Kate & Leopold
|Kate & Leopold|
Theatrical release poster
|Directed by||James Mangold|
|Produced by||Cathy Konrad|
|Written by||Steven Rogers
|Music by||Rolfe Kent|
|Editing by||David Brenner|
|Distributed by||Miramax Films|
|Running time||123 minutes|
|Budget||$48 million (est)|
|Box office||$76,019,048 (Worldwide)|
Kate & Leopold is a 2001 romantic-comedy fantasy that tells a story of a duke who travels through time from New York in 1876 to the present and falls in love with a career woman in modern New York. The film is directed by James Mangold and stars Meg Ryan, Hugh Jackman and Liev Schreiber.
In 1876, Leopold Alexis Elijah Walker Thomas Gareth Mountbatten, Duke of Albany, is a stifled dreamer. Strict Uncle Millard (Paxton Whitehead) has no patience for Leopold's disrespect for the monarchy, chastising him and telling him he must marry a rich American, as the Mountbatten family finances are depleted. His uncle has told him that on his "thirtieth birthday he had become a blemish to the family name". Leopold counters that the new nobility is to be found in those who pursue initiatives, hence his interest in the sciences.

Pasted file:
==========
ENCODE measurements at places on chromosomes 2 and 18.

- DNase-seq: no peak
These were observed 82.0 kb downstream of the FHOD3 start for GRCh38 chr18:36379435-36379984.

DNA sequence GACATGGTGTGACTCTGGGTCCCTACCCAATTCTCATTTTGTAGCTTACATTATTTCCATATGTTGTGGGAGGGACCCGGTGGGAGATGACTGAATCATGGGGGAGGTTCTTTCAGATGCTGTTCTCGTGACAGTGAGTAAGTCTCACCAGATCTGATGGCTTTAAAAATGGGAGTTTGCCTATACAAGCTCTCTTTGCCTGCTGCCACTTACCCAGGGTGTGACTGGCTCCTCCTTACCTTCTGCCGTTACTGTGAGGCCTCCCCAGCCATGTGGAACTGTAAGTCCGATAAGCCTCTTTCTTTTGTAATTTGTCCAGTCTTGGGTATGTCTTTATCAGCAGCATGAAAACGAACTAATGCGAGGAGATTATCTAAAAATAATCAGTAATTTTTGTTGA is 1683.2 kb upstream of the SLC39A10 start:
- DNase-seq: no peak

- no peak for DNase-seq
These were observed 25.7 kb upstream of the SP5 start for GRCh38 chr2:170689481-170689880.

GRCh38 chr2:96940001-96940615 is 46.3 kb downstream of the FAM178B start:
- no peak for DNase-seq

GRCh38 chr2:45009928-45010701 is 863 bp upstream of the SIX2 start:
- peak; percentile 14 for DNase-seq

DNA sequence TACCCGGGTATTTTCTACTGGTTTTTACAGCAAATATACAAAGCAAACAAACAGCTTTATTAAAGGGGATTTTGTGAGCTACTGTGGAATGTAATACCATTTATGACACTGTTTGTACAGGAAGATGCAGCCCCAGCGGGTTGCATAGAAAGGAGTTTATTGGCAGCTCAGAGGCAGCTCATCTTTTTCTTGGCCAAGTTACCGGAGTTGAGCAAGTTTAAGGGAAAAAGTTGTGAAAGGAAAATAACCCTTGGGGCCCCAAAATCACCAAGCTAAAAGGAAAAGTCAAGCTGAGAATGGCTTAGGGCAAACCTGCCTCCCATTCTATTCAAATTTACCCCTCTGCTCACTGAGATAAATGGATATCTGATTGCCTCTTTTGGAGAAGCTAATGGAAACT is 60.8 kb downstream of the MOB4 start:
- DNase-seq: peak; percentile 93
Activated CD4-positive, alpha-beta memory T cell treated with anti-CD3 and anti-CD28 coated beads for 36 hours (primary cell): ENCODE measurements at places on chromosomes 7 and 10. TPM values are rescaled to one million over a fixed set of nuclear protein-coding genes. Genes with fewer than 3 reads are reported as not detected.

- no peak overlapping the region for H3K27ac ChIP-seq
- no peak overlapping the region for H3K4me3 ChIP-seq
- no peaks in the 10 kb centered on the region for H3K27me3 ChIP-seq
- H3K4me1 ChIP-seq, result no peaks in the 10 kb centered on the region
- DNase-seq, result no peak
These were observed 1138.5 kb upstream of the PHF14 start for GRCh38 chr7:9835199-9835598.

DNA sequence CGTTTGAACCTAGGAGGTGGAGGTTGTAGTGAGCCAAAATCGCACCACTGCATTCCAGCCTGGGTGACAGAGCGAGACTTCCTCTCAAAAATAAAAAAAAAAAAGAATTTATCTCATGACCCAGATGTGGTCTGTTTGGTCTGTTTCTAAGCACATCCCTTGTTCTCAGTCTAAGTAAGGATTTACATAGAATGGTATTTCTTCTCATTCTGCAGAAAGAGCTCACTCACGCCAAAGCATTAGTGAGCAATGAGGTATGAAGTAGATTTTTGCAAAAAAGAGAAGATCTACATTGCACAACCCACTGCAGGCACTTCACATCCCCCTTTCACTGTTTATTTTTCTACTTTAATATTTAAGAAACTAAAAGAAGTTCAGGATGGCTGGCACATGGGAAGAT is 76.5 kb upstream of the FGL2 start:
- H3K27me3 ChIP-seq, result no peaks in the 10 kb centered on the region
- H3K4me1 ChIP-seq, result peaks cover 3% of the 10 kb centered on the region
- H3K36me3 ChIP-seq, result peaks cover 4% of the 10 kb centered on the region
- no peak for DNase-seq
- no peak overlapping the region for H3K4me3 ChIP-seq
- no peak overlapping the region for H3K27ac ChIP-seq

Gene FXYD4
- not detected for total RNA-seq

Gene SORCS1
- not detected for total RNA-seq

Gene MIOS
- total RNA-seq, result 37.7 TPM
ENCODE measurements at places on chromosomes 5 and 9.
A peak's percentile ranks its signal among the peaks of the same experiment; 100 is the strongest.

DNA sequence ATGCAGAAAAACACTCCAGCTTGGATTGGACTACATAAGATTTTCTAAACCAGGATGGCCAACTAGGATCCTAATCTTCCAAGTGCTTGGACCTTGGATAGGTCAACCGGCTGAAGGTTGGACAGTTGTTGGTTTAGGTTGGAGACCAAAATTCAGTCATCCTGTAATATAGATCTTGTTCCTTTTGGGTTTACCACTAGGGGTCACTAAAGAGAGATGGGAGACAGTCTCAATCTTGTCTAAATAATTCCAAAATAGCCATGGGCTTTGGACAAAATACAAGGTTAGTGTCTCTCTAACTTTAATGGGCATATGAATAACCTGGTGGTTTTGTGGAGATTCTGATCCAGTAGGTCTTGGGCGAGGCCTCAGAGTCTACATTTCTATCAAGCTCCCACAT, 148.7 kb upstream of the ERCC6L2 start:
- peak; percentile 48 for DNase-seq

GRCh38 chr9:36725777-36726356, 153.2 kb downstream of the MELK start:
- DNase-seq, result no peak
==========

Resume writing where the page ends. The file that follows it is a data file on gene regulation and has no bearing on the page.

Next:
The Duke finds Stuart Besser (Liev Schreiber), an amateur physicist (and descendant of Leopold) perusing his schematic diagrams and taking photographs of them. He had seen him earlier at Roebling's speech about the Brooklyn Bridge. Leopold follows Stuart and tries to save him from falling off the unfinished bridge; only to fall with him into a temporal portal between centuries.
Leopold awakens in 21st century New York. He is at first confused and thinks that he has been kidnapped. Stuart says that he has created formulae to forecast portals in the temporal universe and that Leopold must stay inside his apartment until the portal opens again a week later. As Stuart takes his dog out, he is injured by falling into the elevator shaft, and is eventually institutionalized for speaking about his scientific discovery. (According to Stuart's books, Leopold's unintentional time travel to the 21st century has caused a disruption of all elevators, him leaving the 19th century before he could register for a patent.)
Leopold is intrigued by the cynical and ambitious Kate McKay (Meg Ryan), Stuart's ex-girlfriend, who comes to the apartment for her Palm Pilot stylus. He observes that she is a "career woman" and that her field, market research, is a fine avocation for a woman and states that he once dated a librarian from Sussex. Kate dismisses him and demands that he take Stuart's dog for a walk. Leopold is overwhelmed to see that Roebling's bridge is still standing. Back at the apartment, he befriends Charlie (Breckin Meyer), Kate's brother and an actor between gigs, who believes him to be an actor as well, steadfast to his character.
Kate and Leopold become romantically involved, as they dine and tour New York.